In gathering their stories, Delgado utilizes Staughton Lynd’s “history from below” approach and merges those histories into one overarching birth story, demonstrating the unified purpose, methodology, stability, and identity that created Critical Race Theory.  Delgado recognizes that fragmentation and the absence of a clearly defined origin and ideology make it difficult for a movement to gather momentum and articulate goals.  Borrowing from various disciplines there was a tacit understanding of mutual goals that enabled the movement to thrive in a time of instability.

English Studies is experiencing those difficulties today.  Although, Critical Race Theory has had offshoots such as Critical Race Feminism and Critical Latino Theory, they are stronger because they share a common core and related goals.  From what we have studied so far, English studies not only has disparate offshoots, but these offshoots resist acknowledging a common core and often cannot identify their own goals.  This has made me recognize that in entering and engaging with my discipline, one of my goals should also be definition as a scholar within the discipline.  This article has already contributed to my understanding of the discipline.  In other words, roots give wings.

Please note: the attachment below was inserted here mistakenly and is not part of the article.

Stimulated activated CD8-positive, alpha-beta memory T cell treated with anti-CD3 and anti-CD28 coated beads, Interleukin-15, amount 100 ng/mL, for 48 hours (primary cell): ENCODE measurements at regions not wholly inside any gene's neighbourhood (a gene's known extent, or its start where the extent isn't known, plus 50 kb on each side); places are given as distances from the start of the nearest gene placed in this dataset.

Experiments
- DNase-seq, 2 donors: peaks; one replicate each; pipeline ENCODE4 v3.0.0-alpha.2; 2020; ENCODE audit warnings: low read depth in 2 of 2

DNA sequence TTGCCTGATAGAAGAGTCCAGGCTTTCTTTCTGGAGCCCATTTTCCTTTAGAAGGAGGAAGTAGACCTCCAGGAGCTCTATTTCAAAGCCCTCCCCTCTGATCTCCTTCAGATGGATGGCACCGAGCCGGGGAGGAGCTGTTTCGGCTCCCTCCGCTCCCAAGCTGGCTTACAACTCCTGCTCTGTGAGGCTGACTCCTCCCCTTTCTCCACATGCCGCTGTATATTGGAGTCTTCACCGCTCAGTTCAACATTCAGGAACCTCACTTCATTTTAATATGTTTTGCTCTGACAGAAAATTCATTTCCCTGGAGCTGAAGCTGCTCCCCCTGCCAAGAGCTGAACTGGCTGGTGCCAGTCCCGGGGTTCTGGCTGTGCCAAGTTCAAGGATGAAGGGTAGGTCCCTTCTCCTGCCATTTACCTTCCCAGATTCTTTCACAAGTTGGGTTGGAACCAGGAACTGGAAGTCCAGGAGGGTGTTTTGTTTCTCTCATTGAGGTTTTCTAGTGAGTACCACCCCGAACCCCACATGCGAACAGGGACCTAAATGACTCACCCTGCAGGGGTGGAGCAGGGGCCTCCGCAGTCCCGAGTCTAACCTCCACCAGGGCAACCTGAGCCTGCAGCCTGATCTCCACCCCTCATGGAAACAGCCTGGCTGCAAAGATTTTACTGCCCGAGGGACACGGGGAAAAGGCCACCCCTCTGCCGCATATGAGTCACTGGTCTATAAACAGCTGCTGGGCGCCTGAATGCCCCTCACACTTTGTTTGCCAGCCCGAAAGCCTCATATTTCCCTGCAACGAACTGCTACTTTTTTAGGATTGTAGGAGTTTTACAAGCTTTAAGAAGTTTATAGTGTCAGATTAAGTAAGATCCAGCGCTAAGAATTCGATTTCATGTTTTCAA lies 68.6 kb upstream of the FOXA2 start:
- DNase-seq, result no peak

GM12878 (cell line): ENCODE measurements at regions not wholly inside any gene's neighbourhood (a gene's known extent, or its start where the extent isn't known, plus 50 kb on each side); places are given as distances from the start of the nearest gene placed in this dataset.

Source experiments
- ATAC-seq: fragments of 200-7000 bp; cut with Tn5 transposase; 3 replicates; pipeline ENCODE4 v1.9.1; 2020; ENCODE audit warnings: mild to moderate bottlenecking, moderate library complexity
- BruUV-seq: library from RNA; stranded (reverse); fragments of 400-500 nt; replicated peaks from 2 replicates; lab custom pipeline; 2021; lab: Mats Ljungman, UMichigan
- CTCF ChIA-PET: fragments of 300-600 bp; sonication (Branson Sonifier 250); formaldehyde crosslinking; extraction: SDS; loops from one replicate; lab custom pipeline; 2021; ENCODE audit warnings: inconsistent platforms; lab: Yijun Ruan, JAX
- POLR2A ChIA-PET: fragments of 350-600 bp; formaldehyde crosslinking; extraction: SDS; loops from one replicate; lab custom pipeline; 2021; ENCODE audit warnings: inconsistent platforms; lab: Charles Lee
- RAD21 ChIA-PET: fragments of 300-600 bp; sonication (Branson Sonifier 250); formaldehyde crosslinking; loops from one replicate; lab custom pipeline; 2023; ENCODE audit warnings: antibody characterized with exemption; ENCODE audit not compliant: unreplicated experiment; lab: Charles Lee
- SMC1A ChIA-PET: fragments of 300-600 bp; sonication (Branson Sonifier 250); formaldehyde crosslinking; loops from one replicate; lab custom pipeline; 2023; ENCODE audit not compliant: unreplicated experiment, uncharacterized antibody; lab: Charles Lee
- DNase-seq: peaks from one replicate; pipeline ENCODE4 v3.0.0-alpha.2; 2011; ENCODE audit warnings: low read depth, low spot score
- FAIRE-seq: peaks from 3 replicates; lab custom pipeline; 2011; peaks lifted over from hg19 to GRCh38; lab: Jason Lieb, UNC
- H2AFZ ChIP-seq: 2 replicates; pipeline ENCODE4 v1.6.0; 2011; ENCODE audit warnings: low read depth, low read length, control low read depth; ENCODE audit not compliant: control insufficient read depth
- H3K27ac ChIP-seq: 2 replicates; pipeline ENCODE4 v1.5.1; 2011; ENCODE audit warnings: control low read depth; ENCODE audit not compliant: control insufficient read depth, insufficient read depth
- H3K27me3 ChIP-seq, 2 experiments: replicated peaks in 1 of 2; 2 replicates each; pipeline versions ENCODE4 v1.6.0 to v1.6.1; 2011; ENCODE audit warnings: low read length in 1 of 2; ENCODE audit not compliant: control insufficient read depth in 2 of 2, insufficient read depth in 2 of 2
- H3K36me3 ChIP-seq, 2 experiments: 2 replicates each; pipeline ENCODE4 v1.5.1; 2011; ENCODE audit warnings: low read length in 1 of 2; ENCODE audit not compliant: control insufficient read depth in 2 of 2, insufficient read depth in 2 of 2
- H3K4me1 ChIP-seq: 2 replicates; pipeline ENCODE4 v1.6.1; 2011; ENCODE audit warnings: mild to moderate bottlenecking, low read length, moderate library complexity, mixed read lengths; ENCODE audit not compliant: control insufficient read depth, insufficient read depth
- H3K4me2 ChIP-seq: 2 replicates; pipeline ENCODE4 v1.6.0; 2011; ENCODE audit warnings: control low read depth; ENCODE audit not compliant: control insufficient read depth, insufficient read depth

1. Although higher education was predominated by white men, I’d like to learn more about the “history from below” of women and minorities involved in the movement.
  2. Many of these men eventually returned to academia.  I would like to know how they and others negotiated that return and their how they practice or implement Critical Race Theory in a so-called post-racial society.

Key Concepts/Terms

Interest Convergence:  Social justice for African Americans is only possible when the needs of African Americans intersect with the needs of the White majority (Bell 523)

Critical Race Theory:  “Radical legal movement that seeks to transform the relationship between race, racism, and power” (Delgado “Glossary of Terms”).